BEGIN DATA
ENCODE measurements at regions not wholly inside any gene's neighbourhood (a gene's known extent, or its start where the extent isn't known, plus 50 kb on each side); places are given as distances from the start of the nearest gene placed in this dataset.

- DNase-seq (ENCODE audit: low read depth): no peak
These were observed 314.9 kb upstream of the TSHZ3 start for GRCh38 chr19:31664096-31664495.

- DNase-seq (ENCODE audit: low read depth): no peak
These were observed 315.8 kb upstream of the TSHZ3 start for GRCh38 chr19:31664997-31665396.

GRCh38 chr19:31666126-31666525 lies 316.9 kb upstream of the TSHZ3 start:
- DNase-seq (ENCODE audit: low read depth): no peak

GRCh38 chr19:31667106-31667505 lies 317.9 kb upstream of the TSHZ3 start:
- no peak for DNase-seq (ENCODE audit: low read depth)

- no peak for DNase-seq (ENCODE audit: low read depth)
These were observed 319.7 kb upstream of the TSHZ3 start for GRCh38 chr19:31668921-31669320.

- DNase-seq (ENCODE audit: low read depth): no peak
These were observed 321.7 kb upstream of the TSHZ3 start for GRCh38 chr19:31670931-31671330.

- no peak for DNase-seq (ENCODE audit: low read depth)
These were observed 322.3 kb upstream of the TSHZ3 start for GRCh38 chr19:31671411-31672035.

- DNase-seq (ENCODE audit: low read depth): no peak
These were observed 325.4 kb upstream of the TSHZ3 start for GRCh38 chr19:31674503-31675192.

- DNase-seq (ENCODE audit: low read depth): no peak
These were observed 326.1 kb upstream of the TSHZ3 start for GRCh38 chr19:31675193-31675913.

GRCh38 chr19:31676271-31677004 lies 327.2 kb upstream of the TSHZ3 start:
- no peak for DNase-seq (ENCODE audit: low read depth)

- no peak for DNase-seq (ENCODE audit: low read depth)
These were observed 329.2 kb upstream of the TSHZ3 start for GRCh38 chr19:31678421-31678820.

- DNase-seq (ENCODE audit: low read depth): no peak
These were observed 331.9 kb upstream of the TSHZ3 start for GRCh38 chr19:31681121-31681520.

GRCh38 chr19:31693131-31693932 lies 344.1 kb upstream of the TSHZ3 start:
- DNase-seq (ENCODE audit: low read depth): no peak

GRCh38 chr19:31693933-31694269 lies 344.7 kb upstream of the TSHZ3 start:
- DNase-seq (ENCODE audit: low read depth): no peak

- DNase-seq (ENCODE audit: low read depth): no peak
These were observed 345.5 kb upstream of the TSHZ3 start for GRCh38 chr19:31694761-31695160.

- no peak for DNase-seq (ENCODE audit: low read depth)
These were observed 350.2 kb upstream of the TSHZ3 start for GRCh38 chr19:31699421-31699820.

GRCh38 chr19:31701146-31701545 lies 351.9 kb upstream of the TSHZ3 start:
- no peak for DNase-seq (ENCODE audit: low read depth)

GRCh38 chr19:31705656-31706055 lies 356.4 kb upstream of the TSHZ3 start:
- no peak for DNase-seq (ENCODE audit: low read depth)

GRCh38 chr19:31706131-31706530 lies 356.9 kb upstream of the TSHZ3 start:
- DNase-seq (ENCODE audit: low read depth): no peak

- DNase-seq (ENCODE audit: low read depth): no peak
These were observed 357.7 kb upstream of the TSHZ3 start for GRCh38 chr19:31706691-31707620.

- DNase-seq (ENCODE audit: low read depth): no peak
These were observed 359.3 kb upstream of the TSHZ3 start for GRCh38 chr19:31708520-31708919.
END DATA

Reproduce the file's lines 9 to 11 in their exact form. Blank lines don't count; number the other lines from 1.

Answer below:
- no peak for DNase-seq (ENCODE audit: low read depth)

- no peak for DNase-seq (ENCODE audit: low read depth)
These were observed 319.7 kb upstream of the TSHZ3 start for GRCh38 chr19:31668921-31669320.